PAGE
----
Risk vs. Return
One of the most important frameworks in real estate is to understand risk versus return. The best real estate investors in the worlds have a graph they plot in their head. The more risk they are asked to take on the more reward they expect.
The risk vs. return graph is always in flux. As an investor, you want to put your money out above the curve, getting more return than risk (i.e., your money was more expensive than the market price). As a real estate company, the fundraiser wants to raise money below the curve, (i.e., the money was less expensive than the market price). The rate of return for investment along this curve is the definition of the market price. The risk vs. return tradeoff is the essence of understanding the real estate investment market.
Primary Risk Factors
While there are many risk factors involved in real estate investment, there are five that are most important. For a more detailed understanding, please see our Risk Matrix.
Amount of debt
Tthe amount of debt relative to the price paid for the property. A building purchased for $1 million with a $750,000 loan would have a 75% loan to cost ratio. The higher the loan to cost ratio, the greater the cost of the debt service, and the greater the risk that the property company would default on their debt service if rental income decreased due to tenant default or failure to renew leases.
In a primary market such as Manhattan, the extremely high demand for real estate means that prices are very high, but price volatility is very low. Real estate in primary markets may be compared to “blue chip” stocks in that price is relatively high and stable, risk is relatively low, and therefore potential for explosive growth is also relatively low. The opposite may be true in a suburban, exurban or rural market, where high levels of price volatility exist. Factors such as an economic boom or recession or a demographic shift could greatly affect demand for and therefore value of the property.
The level of occupancy and the quality of the tenants greatly impact the risk of an investment. A 100% occupied residential building is a less risky investment than one which is only 50% occupied. A lease from a national corporate tenant (for example, Starbucks or Chipotle) is less risky than one from a local retailer or restaurateur. In the unlikely event that the corporate tenant closed the location, they would continue to pay their rent to preserve their credit rating. With a local tenant, the chance that they default on their rent is generally higher, and if they do default, your ability to collect the remaining rent would be diminished due to the fact that they would likely file for bankruptcy.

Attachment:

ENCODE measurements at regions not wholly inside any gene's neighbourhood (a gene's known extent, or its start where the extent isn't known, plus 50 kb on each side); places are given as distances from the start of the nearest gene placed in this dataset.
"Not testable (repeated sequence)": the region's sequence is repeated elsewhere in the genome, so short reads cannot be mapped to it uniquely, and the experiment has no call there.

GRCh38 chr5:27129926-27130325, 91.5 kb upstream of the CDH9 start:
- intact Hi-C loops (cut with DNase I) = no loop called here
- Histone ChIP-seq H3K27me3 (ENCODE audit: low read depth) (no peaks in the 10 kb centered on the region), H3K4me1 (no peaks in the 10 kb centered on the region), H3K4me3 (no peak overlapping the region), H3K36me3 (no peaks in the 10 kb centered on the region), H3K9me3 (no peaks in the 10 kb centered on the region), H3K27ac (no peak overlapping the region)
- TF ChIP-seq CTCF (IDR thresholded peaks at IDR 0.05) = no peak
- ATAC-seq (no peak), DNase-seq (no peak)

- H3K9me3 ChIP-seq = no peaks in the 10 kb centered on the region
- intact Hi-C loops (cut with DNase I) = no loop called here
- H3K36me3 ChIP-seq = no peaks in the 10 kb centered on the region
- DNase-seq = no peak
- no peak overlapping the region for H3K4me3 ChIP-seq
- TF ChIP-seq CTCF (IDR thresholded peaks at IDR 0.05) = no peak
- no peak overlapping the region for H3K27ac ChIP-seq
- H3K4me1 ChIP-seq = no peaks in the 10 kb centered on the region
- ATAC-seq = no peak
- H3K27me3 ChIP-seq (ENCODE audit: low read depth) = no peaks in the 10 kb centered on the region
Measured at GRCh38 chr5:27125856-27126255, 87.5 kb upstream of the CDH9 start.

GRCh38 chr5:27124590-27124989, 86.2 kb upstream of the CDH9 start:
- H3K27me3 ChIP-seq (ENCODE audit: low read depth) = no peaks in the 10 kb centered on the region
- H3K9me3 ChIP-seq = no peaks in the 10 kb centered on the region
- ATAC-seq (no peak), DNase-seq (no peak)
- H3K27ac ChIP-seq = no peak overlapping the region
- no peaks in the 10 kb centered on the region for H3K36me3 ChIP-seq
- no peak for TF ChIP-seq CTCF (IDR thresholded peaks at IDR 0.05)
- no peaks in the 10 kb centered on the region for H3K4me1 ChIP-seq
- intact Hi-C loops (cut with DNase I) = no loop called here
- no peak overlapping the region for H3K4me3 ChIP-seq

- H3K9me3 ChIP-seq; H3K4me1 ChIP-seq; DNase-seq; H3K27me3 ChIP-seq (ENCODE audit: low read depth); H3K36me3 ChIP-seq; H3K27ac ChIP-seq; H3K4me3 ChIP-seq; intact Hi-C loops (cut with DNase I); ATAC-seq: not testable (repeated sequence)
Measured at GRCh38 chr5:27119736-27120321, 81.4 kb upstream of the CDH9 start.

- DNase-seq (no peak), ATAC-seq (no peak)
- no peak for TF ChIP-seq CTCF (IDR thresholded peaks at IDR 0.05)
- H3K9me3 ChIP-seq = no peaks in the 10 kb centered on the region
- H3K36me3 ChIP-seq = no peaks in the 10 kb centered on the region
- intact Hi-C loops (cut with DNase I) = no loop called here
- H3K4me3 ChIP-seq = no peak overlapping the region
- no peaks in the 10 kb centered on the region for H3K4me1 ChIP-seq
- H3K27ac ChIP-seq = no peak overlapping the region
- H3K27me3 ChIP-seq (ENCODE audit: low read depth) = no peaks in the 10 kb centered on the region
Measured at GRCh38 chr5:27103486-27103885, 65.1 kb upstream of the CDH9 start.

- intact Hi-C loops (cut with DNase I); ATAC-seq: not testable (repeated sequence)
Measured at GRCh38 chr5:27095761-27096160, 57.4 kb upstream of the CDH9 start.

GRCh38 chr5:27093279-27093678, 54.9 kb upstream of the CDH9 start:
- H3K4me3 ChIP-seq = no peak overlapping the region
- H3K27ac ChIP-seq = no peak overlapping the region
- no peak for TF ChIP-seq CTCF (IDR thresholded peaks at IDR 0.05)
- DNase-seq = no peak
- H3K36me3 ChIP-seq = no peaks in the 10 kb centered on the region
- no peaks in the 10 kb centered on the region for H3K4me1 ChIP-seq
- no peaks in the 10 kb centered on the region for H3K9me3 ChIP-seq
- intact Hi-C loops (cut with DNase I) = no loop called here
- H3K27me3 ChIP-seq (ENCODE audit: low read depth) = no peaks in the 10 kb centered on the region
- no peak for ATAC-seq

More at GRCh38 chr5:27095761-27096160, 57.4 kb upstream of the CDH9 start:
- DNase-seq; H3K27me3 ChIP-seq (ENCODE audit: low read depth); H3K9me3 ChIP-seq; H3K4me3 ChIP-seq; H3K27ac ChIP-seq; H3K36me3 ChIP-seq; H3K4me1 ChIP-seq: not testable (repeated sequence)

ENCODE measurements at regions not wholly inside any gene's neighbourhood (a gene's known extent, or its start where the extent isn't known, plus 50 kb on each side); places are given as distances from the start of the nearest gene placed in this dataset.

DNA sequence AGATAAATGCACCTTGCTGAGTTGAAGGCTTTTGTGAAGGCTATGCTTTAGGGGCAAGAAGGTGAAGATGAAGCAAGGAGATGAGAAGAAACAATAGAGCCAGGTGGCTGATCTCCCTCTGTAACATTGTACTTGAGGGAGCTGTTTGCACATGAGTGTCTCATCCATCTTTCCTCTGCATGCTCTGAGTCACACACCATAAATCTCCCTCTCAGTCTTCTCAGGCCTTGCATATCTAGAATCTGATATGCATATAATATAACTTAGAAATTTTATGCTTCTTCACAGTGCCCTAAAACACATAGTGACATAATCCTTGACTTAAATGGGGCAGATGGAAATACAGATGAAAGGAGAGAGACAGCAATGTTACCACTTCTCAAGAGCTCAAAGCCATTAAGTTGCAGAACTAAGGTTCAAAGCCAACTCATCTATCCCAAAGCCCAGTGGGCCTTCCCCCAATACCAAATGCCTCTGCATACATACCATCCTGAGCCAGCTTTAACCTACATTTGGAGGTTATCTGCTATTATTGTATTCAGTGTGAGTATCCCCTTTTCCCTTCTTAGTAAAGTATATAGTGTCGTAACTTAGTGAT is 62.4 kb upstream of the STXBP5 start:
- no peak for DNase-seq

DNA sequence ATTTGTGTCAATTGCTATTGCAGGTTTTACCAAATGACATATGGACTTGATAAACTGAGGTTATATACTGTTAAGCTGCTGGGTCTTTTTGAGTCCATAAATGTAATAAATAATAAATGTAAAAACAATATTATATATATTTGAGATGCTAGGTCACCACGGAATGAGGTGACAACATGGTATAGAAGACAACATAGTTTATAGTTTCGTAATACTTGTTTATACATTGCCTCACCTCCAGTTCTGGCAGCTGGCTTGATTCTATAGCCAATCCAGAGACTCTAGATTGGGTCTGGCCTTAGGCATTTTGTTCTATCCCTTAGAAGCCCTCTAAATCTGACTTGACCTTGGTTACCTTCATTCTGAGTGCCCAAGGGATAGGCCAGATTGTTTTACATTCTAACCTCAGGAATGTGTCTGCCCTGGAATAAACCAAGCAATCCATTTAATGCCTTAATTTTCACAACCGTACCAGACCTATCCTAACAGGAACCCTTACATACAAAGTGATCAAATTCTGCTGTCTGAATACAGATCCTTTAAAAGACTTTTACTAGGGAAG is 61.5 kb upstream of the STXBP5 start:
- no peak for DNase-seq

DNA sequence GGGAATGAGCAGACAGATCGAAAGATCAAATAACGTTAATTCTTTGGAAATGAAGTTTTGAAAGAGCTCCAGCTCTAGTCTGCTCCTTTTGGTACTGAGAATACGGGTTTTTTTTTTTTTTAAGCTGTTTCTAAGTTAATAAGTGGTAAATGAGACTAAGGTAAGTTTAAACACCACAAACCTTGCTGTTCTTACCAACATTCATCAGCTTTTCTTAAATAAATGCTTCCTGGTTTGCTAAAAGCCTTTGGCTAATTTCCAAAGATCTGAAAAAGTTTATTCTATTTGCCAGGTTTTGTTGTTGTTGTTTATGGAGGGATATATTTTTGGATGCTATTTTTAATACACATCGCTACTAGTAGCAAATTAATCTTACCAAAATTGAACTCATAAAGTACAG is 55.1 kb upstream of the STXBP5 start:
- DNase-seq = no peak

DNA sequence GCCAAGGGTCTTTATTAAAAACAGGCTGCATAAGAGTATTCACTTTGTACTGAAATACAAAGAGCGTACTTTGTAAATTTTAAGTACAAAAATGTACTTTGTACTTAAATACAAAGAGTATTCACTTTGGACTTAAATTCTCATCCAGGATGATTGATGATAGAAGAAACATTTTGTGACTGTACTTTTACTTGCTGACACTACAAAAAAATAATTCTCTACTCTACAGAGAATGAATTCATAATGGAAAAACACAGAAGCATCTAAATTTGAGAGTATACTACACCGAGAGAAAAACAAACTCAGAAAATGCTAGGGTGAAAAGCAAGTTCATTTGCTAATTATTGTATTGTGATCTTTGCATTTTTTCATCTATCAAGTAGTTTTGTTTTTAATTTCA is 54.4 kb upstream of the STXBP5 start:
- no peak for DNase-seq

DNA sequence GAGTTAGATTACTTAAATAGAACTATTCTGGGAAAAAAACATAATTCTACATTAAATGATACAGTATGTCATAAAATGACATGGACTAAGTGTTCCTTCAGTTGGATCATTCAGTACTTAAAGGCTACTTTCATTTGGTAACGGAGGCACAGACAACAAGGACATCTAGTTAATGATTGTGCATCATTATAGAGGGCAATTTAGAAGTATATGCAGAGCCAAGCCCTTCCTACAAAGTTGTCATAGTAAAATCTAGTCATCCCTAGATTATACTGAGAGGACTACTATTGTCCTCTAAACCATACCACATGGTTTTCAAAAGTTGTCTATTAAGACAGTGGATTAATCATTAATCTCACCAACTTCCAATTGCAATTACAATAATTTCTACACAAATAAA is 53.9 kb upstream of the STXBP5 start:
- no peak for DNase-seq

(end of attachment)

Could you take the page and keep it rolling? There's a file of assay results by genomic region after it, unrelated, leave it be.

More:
The development condition of the building
An empty lot or a building in need of repairs requires more capital to get it to the point that it can be leased to a paying tenant, and is therefore riskier than a finished structure in good condition.
The strength of the real estate company’s management
A company which has an established track record of dozens or even hundreds of successful projects has a greater chance of bringing their next project to completion than a newcomer with only a few projects under their belt.
Phases of Real Estate
In real estate, there are essentially three phases of development: ground up construction, value-add, and stabilized. These phases represent the natural lifecycle of a real estate deal from birth to maturity. As with life, a project is much more vulnerable in its early phases but is pregnant with more potential growth. In other words, each phase entails more risk and usually demands more return to entice an investor.
We created this graph to help illustrate the increasing risks by development phase. Here we describe the top risks associated with each development phase and an estimated annual return the market might generally expect for the equity investor. The earlier phases of development are more risky because they carry all the risks of the later stages, plus hold additional risks the more mature stages do not.
Image: OTA Photos, Future Up ahead sign 8/23/2013